So, one thing-
1999 was 20 years ago.
Geocities was the place to build your *NSYNC fanpage. You could join a Yahoo! mailing list to connect with people who wanted to talk about shared interests. It wasn’t impossible to get a firstname.lastname@example.org email address, because before Facebook, everyone was taught not to use their real name online. It was the new wild west.
And it was glorious.
That was the first year I started learning how to build things online. I was, of course, instantly obsessed. This coincided with an equally voracious obsession with Britney, so I began to churn out Britney fansites, going from crappy free hosts like Homestead.com, to eventually paying for my VERY OWN first webspace through Dreamhost.
Since then, creating stuff online has just kind of been my thing.
It feels like every year since the “blogger bubble” first reached its apex in 2012 has been “the year” that blogging is deemed to be OVER. Honestly, it’s clickbait. Blogging will never be over. It will definitely change, and grow, and move from platform to platform, but the internet is FOR creation. It’s the best blank canvas in the whole world.
And blogging is only going to continue to get even bigger in 2020.
Starting a blog is easier than ever.
There are so many free tools available to use, the only thing you really need to invest in from day one are a domain name, and web hosting. It’s important to secure these two things in particular early on, because without a domain name, you’ll be left with a URL like:
Having a domain name is important for a couple of reasons, especially if one of your goals is to grow your blog down the road.
If you really want to start killing it from day one, the second thing I recommend is securing web hosting early on. You don’t have to. You can use a free blog host, like WordPress.org, or Blogger.com, and run with those for a few months while you get your feet under yourself.
I really recommend not doing that, and here’s why.
I’ve done it before. I’ve done it a few times before, and every single time, I end up feeling frustrated, extremely limited in what I can do, and pissed off that I wasted all this time trying to customize something that has extreme limitations in HOW MUCH it can be customized.
The free hosts are great for sharing pictures and news with friends and family members. But, if you want to start a blog, like an actual, for-real blog, free hosts aren’t going to give you the tools you need to be successful and continue growing long term.
Here’s the first thing you need to do to start a blog:3>
Before we get to any of the fun stuff, like design and content creation, we gotta get the domain name and hosting account out of the way first. You only have to do this once, and then the sky’s the limit.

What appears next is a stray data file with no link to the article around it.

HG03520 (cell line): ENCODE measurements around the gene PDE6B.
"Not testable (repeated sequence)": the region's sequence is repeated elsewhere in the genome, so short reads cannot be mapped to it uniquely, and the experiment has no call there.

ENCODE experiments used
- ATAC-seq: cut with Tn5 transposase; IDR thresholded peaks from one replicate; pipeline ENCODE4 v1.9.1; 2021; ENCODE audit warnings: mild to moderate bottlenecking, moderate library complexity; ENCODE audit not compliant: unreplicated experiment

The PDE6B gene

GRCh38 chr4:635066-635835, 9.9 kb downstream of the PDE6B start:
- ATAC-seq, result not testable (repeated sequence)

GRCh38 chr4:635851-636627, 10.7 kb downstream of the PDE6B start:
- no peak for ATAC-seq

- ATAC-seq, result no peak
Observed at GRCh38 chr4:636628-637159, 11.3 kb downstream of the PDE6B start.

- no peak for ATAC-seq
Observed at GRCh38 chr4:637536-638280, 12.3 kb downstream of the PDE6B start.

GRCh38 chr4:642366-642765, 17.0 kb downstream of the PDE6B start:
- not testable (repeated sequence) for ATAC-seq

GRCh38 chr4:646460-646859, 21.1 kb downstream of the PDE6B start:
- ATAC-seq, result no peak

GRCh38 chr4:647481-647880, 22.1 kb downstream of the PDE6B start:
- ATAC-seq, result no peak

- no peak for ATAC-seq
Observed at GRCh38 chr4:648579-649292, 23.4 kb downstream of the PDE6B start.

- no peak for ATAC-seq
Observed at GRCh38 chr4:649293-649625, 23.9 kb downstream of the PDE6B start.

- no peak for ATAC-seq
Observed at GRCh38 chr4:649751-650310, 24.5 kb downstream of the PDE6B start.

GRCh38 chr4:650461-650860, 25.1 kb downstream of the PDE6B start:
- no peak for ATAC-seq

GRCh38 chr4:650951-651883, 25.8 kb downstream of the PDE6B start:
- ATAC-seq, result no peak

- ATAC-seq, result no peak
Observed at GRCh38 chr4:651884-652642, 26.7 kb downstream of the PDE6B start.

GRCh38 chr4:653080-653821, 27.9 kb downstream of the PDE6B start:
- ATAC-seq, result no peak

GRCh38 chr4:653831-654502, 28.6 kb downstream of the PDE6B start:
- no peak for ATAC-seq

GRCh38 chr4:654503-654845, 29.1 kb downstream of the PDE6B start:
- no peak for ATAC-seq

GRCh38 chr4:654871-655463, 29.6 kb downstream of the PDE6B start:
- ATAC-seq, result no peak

Choose Get a new hosting account and then the Register a New Domain option.
Enter your domain name into the field there, and then scroll down to choose your plan.
Right now, SiteGround has three plans to choose from: StartUp, GrowBig, and GoGeek. I recommend going with the cheapest StartUp plan, because you can always upgrade in the future when you need to. SiteGround Customer Support is SUPER responsive, and will answer any questions you have about the process when the time comes.
Tip: StartUp only allows for one domain name, so if you have immediate plans for a second website (for example, if you know you’ll be selling a product with its own website right away), GrowBig will work better for you.
By this I mean: choosing your WordPress theme, picking colors that you’ll use frequently throughout your blog and stuff related to your blog, and setting up your social media accounts.
Here’s what I recommend –
Get started with Pinterest right away
Register your blog name on the other platforms (like Instagram, Twitter, Facebook, YouTube, etc.), but don’t worry about making content there yet. Use Pinterest to grow your traffic and build an audience. More on that here.
Keep your theme simple
Go for a simple theme that doesn’t need a lot of customizing out of the gate. WordPress has tons of free designs you can use, or you can opt to go for a drag and drop theme builder like Divi. This is what I use, after struggling with free themes for years. I hated paying for it initially, but I would never go back. More on Divi here.
Set yourself up now
Use an organization system like Google Drive, Asana, or Dropbox to save all of your blog related files to. And USE FOLDERS FROM DAY ONE. You will not regret it. Having a copy of your blog and blog files saved to the cloud is also a good idea in general.
Don’t steal photos
Never use images you find through Google Search. Instead, use a free stock photo site, like Kaboom Pics, or Unsplash.
Think about making money
When you’re ready to start making an income with your blog, consider affiliate marketing. It’s a really accessible way to bring in some coin without having to put in the upfront hours by creating a digital product, or offering a digital service. More on affiliate marketing here.
There is actually a bottomless pit of recommended strategies, tips, how-to’s, and paid products on how to be successful at blogging. Algorithms are always changing. In 2020, blogging is still as relevant as ever, and the best way to get started is just to do your thing and be yourself. Yes, it’s a saturated field, but that’s more reason to be unique.
Don’t worry about finding your niche. Don’t worry about following EVERY SINGLE tips and tricks post you find on Pinterest. Concentrate on writing great content, sharing your posts on Pinterest, and getting eyes on your writing.
To read some more of my strategies, check the library out.